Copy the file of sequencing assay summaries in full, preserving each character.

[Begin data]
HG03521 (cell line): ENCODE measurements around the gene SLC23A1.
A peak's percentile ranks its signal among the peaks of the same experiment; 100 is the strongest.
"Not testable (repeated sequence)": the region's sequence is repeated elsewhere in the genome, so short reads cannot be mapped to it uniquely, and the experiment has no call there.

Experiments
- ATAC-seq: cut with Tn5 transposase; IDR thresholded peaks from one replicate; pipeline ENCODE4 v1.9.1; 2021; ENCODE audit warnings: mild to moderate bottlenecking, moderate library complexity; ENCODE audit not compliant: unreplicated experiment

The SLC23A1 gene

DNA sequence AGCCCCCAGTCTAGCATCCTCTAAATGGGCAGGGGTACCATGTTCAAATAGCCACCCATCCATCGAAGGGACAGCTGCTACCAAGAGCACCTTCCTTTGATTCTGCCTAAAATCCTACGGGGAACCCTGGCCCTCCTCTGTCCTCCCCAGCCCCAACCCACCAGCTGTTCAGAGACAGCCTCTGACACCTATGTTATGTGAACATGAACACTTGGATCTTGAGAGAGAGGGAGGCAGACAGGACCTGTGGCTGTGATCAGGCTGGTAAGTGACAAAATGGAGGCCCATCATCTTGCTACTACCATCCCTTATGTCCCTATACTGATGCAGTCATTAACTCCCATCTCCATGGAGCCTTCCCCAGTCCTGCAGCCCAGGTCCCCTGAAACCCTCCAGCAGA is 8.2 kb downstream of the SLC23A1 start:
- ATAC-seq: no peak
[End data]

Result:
HG03521 (cell line): ENCODE measurements around the gene SLC23A1.
A peak's percentile ranks its signal among the peaks of the same experiment; 100 is the strongest.
"Not testable (repeated sequence)": the region's sequence is repeated elsewhere in the genome, so short reads cannot be mapped to it uniquely, and the experiment has no call there.

Experiments
- ATAC-seq: cut with Tn5 transposase; IDR thresholded peaks from one replicate; pipeline ENCODE4 v1.9.1; 2021; ENCODE audit warnings: mild to moderate bottlenecking, moderate library complexity; ENCODE audit not compliant: unreplicated experiment

The SLC23A1 gene

DNA sequence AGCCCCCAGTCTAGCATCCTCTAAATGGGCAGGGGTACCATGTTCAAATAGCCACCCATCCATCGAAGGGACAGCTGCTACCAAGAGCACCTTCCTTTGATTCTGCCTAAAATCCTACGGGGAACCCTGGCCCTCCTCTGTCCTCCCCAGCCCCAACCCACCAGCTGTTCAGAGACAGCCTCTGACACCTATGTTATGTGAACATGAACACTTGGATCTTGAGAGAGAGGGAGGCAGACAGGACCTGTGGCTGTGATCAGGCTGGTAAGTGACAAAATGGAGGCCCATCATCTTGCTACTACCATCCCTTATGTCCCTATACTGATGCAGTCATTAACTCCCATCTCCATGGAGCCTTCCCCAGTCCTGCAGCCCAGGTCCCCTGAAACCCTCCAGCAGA is 8.2 kb downstream of the SLC23A1 start:
- ATAC-seq: no peak